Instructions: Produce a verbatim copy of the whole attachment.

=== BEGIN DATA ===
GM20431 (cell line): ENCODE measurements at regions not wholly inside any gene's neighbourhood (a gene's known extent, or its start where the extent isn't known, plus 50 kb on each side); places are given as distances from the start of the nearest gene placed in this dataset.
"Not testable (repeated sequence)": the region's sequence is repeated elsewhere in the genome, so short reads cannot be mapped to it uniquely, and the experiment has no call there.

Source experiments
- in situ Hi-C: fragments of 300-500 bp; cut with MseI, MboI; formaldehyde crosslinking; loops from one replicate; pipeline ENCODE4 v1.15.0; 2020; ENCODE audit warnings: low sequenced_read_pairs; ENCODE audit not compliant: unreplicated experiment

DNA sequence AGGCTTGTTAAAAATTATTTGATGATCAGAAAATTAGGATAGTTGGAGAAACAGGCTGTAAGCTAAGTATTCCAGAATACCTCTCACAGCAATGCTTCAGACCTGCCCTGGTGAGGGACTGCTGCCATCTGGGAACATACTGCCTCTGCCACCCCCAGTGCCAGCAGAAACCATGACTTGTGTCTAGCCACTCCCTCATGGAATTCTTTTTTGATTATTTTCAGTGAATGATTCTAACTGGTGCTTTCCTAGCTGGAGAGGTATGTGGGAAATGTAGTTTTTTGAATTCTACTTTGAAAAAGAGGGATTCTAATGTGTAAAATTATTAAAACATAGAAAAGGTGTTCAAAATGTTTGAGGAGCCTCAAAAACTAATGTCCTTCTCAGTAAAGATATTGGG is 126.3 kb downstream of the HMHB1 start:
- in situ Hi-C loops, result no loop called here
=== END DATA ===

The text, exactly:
GM20431 (cell line): ENCODE measurements at regions not wholly inside any gene's neighbourhood (a gene's known extent, or its start where the extent isn't known, plus 50 kb on each side); places are given as distances from the start of the nearest gene placed in this dataset.
"Not testable (repeated sequence)": the region's sequence is repeated elsewhere in the genome, so short reads cannot be mapped to it uniquely, and the experiment has no call there.

Source experiments
- in situ Hi-C: fragments of 300-500 bp; cut with MseI, MboI; formaldehyde crosslinking; loops from one replicate; pipeline ENCODE4 v1.15.0; 2020; ENCODE audit warnings: low sequenced_read_pairs; ENCODE audit not compliant: unreplicated experiment

DNA sequence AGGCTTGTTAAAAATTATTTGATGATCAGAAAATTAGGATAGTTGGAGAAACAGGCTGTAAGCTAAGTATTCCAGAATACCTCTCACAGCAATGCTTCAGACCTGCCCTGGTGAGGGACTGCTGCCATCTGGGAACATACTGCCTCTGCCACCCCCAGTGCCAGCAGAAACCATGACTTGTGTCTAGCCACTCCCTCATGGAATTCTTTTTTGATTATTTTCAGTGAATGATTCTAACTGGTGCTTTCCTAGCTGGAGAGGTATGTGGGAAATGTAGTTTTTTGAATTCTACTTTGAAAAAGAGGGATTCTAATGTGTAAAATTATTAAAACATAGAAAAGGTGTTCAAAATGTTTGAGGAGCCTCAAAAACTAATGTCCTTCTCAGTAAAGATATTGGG is 126.3 kb downstream of the HMHB1 start:
- in situ Hi-C loops, result no loop called here